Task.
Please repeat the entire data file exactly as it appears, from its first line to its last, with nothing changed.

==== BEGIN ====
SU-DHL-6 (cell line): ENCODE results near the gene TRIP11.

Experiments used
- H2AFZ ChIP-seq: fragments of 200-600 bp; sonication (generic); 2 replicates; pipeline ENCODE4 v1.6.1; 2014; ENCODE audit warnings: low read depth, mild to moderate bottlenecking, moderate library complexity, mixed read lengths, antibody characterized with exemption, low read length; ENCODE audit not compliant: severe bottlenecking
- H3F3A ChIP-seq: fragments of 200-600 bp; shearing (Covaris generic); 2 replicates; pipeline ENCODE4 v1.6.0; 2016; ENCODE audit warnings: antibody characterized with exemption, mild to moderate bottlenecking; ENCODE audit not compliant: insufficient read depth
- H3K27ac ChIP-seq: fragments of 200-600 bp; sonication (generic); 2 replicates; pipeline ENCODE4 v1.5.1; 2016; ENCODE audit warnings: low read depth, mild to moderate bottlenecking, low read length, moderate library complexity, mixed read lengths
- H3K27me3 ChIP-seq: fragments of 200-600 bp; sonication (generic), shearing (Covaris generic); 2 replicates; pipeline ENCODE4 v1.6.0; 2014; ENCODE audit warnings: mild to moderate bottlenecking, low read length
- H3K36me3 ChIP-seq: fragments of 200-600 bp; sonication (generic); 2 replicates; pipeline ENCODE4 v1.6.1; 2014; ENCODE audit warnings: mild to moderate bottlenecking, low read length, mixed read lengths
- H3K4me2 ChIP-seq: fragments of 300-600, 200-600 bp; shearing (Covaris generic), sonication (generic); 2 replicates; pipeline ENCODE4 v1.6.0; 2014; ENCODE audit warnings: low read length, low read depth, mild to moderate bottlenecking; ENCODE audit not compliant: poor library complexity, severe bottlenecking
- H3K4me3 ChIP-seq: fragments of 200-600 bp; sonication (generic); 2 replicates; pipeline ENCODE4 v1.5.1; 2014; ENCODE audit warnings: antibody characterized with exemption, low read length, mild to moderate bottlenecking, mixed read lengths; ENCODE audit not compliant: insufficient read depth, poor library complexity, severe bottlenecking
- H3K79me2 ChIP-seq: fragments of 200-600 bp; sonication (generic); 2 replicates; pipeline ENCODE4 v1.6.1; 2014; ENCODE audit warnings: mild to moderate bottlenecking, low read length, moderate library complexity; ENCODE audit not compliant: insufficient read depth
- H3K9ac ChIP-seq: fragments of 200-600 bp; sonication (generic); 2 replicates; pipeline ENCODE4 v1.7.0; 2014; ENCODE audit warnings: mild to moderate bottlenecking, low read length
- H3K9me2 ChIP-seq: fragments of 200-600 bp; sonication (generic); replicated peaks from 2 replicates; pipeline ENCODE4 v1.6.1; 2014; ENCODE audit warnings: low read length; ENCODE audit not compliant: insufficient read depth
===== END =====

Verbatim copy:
SU-DHL-6 (cell line): ENCODE results near the gene TRIP11.

Experiments used
- H2AFZ ChIP-seq: fragments of 200-600 bp; sonication (generic); 2 replicates; pipeline ENCODE4 v1.6.1; 2014; ENCODE audit warnings: low read depth, mild to moderate bottlenecking, moderate library complexity, mixed read lengths, antibody characterized with exemption, low read length; ENCODE audit not compliant: severe bottlenecking
- H3F3A ChIP-seq: fragments of 200-600 bp; shearing (Covaris generic); 2 replicates; pipeline ENCODE4 v1.6.0; 2016; ENCODE audit warnings: antibody characterized with exemption, mild to moderate bottlenecking; ENCODE audit not compliant: insufficient read depth
- H3K27ac ChIP-seq: fragments of 200-600 bp; sonication (generic); 2 replicates; pipeline ENCODE4 v1.5.1; 2016; ENCODE audit warnings: low read depth, mild to moderate bottlenecking, low read length, moderate library complexity, mixed read lengths
- H3K27me3 ChIP-seq: fragments of 200-600 bp; sonication (generic), shearing (Covaris generic); 2 replicates; pipeline ENCODE4 v1.6.0; 2014; ENCODE audit warnings: mild to moderate bottlenecking, low read length
- H3K36me3 ChIP-seq: fragments of 200-600 bp; sonication (generic); 2 replicates; pipeline ENCODE4 v1.6.1; 2014; ENCODE audit warnings: mild to moderate bottlenecking, low read length, mixed read lengths
- H3K4me2 ChIP-seq: fragments of 300-600, 200-600 bp; shearing (Covaris generic), sonication (generic); 2 replicates; pipeline ENCODE4 v1.6.0; 2014; ENCODE audit warnings: low read length, low read depth, mild to moderate bottlenecking; ENCODE audit not compliant: poor library complexity, severe bottlenecking
- H3K4me3 ChIP-seq: fragments of 200-600 bp; sonication (generic); 2 replicates; pipeline ENCODE4 v1.5.1; 2014; ENCODE audit warnings: antibody characterized with exemption, low read length, mild to moderate bottlenecking, mixed read lengths; ENCODE audit not compliant: insufficient read depth, poor library complexity, severe bottlenecking
- H3K79me2 ChIP-seq: fragments of 200-600 bp; sonication (generic); 2 replicates; pipeline ENCODE4 v1.6.1; 2014; ENCODE audit warnings: mild to moderate bottlenecking, low read length, moderate library complexity; ENCODE audit not compliant: insufficient read depth
- H3K9ac ChIP-seq: fragments of 200-600 bp; sonication (generic); 2 replicates; pipeline ENCODE4 v1.7.0; 2014; ENCODE audit warnings: mild to moderate bottlenecking, low read length
- H3K9me2 ChIP-seq: fragments of 200-600 bp; sonication (generic); replicated peaks from 2 replicates; pipeline ENCODE4 v1.6.1; 2014; ENCODE audit warnings: low read length; ENCODE audit not compliant: insufficient read depth